The Colossus of Rhodes was a huge statue constructed in Rhodes in the 3rd century BC. It was roughly the same size as the Statue of Liberty in New York, although it stood on a lower platform. It was one of the Seven Wonders of the Ancient World.
|The Colussus of Rhodes probably did|
not stand astride the
harbor entrance as shown here
When Alexander the Great died at an early age he had not had time to put into place any plans for succession. Fights broke out between his generals, with three of them eventually dividing up much of the empire in the Mediterranean area.
Another of Alexander's generals, Antigous, was upset by this turn of events. In 305 BC he had his son Demetrius (now a famous general on his own) invade Rhodes with an army of 40,000. However the city was well defended, and Demetrius had to start construction of a number of massive siege towers in order to gain access to the walls. The first was mounted on six ships, which blew over in a storm before they could be used. He tried again with an even larger land-based tower, but the Rhodian defenders stopped this by flooding the land in front of the walls so the tower could not move. In 304 BC a force of ships sent by Ptolemy arrived, and Demetrius's army left in a hurry, leaving most of their equipment.
To celebrate their victory the Rhodians decided to build a giant statue of their patron god Helios. Construction was left to the direction of Chares, who had been involved with large scale statues before. His teacher, the famed sculptor Lysippus, had constructed a 60 foot high statue of Zeus.
Ancient accounts (which differ to some degree) describe the structure as being built around several stone columns (or towers of blocks) on the interior of the structure, sitting on a 50 foot high white marble pedestal near the harbour entrance (others claim on a breakwater in the harbour). Iron beams were driven into the stone towers, and bronze plates attached to the bars formed the skinning. Much of the material was melted down from the various weapons Demetrius's army left behind, and the second tower was used for scaffolding around the lower levels. Upper portions were built with the use of a large earthen ramp. The statue itself was over 110 feet tall.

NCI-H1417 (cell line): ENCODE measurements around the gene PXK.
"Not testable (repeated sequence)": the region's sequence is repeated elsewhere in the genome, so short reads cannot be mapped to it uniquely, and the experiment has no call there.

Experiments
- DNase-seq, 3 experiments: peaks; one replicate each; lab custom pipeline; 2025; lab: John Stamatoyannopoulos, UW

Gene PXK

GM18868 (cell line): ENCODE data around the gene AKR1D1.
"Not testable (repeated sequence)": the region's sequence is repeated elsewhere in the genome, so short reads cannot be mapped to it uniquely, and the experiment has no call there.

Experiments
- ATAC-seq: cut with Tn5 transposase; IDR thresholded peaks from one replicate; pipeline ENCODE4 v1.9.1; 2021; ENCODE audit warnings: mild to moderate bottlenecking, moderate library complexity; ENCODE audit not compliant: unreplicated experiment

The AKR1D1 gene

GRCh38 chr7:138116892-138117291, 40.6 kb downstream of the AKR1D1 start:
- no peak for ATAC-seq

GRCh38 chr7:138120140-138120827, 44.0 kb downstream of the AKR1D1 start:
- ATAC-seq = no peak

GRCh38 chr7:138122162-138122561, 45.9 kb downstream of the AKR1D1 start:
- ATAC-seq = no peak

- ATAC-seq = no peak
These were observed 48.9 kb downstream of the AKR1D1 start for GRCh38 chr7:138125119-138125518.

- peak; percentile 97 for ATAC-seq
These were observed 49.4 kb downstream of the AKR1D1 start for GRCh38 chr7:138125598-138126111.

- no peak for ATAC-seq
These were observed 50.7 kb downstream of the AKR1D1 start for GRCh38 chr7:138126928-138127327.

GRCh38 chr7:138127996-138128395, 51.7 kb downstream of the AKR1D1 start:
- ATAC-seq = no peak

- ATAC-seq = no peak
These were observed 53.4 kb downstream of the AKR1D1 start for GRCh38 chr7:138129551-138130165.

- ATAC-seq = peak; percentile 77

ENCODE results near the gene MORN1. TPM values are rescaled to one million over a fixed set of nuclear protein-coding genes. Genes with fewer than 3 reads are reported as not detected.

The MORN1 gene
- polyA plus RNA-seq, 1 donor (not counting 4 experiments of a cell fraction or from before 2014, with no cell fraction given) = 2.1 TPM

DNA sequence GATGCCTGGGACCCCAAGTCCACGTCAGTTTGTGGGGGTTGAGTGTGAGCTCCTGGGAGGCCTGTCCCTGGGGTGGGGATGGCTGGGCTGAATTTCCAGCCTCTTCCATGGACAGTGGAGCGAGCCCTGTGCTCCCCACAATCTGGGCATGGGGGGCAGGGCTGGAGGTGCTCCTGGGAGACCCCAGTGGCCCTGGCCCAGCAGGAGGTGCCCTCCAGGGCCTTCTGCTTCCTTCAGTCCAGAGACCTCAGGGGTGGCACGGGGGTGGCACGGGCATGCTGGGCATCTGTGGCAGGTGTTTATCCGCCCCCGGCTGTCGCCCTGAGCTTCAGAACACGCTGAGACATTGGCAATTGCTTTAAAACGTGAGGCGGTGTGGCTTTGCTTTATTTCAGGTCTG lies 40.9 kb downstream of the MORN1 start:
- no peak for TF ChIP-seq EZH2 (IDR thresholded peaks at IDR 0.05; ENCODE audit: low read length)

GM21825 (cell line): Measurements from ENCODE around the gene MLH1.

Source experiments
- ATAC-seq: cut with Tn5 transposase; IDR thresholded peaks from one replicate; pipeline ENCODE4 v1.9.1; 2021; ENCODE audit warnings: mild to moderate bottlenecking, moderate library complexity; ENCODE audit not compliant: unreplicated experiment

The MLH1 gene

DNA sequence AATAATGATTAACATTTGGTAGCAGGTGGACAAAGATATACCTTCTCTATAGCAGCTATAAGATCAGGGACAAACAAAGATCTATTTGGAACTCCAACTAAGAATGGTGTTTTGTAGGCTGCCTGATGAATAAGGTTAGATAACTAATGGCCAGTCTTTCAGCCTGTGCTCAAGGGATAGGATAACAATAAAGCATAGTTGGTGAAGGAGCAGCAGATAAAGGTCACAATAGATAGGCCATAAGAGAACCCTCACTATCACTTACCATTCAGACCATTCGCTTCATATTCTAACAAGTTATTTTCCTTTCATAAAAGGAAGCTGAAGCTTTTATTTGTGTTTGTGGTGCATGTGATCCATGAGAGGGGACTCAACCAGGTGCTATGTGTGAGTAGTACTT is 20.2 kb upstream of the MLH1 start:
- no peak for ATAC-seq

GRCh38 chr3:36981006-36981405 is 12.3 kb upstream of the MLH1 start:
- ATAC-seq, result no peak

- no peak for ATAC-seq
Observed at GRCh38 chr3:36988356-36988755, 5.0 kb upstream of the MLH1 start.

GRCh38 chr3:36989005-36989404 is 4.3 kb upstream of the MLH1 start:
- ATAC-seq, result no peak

Construction completed in 282 BC after 12 years. The statue stood for 56 years until Rhodes was hit by an earthquake in 226 BC. The statue snapped at the knees, and fell over onto the land. Ptolemy III offered to pay for the reconstruction of the statue, but a Rhodian oracle was afraid that they had upset Helios, and they declined to rebuild it. The remains laid on the ground for over 800 years, and even broken they were so impressive that many traveled to see them.
In AD 654 an Arab force under Muawiyah I captured Rhodes, who sold the remains to a travelling salesman from Edessa, according to the chronicler Theophanes. The purchaser had the statue broken down, and transported the bronze scrap on the backs of 900 camels back to his home. Pieces continued to turn up for sale for years, after being found on the caravan route.
Note: Many older descriptions (from the 1700's) show the statue with one foot on either side of the harbour with ships passing under it. This is an outright fabrication.